There are a few other miscellaneous points which I should like to mention before I conclude. First, no cases of what I might call "shaky" financial institutions are known here. However, there have been such cases abroad, particularly in England. Provisions in the Bill are intended to guard against similar cases occurring here in the future, possibly in the case of firms controlled from abroad. I consider a policy of prevention is better than one of cure in an area such as this.

There have been suggestions that we should encourage in a more positive and active manner the introduction of foreign banks in this country. We must steer a careful course in this regard because too many foreign banks could involve effective foreign control over a large sector of the national savings——

If I might interrupt the Minister, in view of Common Market negotiations, can the Minister relate what he is saying now to what is likely to happen?

As the Deputy knows, this matter is not settled in the Common Market. Secondly, within the Common Market the situation is rather different. The banks coming in here at present are not operating within a controlled community like the Common Market and may perhaps be operating almost entirely on the basis of their head office requirements in a country outside the Community. A preponderance of foreign banks can also lead to an undesirable outflow of funds.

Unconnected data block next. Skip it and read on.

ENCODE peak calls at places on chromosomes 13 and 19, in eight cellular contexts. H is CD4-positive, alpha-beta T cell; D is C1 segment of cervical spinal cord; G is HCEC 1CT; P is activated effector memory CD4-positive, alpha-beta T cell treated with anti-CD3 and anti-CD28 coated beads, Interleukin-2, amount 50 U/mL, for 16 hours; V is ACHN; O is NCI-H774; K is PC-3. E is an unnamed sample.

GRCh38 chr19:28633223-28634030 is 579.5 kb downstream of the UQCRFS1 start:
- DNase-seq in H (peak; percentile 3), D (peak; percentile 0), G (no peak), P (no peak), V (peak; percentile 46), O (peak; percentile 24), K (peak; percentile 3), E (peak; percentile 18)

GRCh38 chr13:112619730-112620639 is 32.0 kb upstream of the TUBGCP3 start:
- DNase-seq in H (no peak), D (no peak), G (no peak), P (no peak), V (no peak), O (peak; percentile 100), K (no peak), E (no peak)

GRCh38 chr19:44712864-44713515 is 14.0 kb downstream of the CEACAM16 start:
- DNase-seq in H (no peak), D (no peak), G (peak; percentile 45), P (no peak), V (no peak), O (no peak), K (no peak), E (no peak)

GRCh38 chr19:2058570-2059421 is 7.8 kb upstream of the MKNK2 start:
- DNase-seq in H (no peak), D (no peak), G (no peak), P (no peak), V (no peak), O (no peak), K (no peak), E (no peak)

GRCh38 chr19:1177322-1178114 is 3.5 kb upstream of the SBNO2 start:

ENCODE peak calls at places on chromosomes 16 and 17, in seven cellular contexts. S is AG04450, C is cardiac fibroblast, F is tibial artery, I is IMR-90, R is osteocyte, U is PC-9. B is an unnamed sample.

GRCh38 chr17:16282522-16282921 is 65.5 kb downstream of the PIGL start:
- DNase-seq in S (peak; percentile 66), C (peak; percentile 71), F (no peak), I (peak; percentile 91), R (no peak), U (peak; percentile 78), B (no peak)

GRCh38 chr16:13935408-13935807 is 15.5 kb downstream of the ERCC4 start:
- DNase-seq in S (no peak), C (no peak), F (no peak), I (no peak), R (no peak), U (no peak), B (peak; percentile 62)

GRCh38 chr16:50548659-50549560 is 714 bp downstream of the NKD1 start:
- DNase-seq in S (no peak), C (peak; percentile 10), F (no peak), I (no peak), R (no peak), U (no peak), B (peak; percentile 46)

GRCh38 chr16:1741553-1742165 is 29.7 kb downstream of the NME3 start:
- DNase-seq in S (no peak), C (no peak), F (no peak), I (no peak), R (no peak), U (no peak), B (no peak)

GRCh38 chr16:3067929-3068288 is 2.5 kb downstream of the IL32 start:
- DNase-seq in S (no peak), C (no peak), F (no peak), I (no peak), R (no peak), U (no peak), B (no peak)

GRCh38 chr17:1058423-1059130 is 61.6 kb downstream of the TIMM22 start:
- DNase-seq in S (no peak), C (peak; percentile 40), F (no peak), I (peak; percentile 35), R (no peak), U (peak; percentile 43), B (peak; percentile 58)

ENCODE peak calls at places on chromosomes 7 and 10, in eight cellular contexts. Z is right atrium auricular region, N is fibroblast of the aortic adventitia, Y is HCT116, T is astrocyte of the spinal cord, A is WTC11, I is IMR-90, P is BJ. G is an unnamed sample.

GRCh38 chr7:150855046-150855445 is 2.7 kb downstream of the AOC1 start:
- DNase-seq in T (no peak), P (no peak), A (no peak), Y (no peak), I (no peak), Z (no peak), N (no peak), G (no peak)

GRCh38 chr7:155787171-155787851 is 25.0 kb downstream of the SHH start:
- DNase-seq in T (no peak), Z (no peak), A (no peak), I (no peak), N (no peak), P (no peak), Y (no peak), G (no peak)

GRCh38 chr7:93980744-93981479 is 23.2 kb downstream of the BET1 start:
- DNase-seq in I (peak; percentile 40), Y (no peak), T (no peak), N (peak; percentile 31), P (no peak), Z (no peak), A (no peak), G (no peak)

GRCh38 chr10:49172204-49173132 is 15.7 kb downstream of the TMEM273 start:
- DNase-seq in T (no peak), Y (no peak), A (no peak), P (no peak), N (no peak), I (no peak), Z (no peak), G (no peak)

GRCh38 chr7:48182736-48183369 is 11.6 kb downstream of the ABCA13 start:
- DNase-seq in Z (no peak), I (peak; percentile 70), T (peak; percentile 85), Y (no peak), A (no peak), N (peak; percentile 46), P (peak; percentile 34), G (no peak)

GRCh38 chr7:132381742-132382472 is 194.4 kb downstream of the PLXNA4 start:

I think it was Deputy Donegan who raised a question about section 27, which he said prohibited banks from advertising for deposits. I do not blame the Deputy because when I read the section that is what I thought it said. However, I am assured it does not; what it is intended to say is that this prohibition applies to unlicensed banks. Nevertheless, I shall have a look at the wording to try to ensure that it is a little more clear.

With regard to the transfer of the Exchequer account from the Bank of Ireland to the Central Bank, a question was raised that no compensation is, in fact, being paid to the Bank of Ireland for the loss of this account. I was also requested to clarify the matter of the disability of the Bank of Ireland. Under its charter and an Act of 1929 there is some doubt as to whether the Bank of Ireland can engage in certain subsidiary banking activities carried on in other banks. There are also restrictions on voting by shareholders which do not apply under the Companies Act, and thus do not apply to other banks. We are putting the Bank of Ireland in the same position as any of the other associated banks. I should like to make it clear that it is not intended that the Central Bank shall engage in general commercial banking.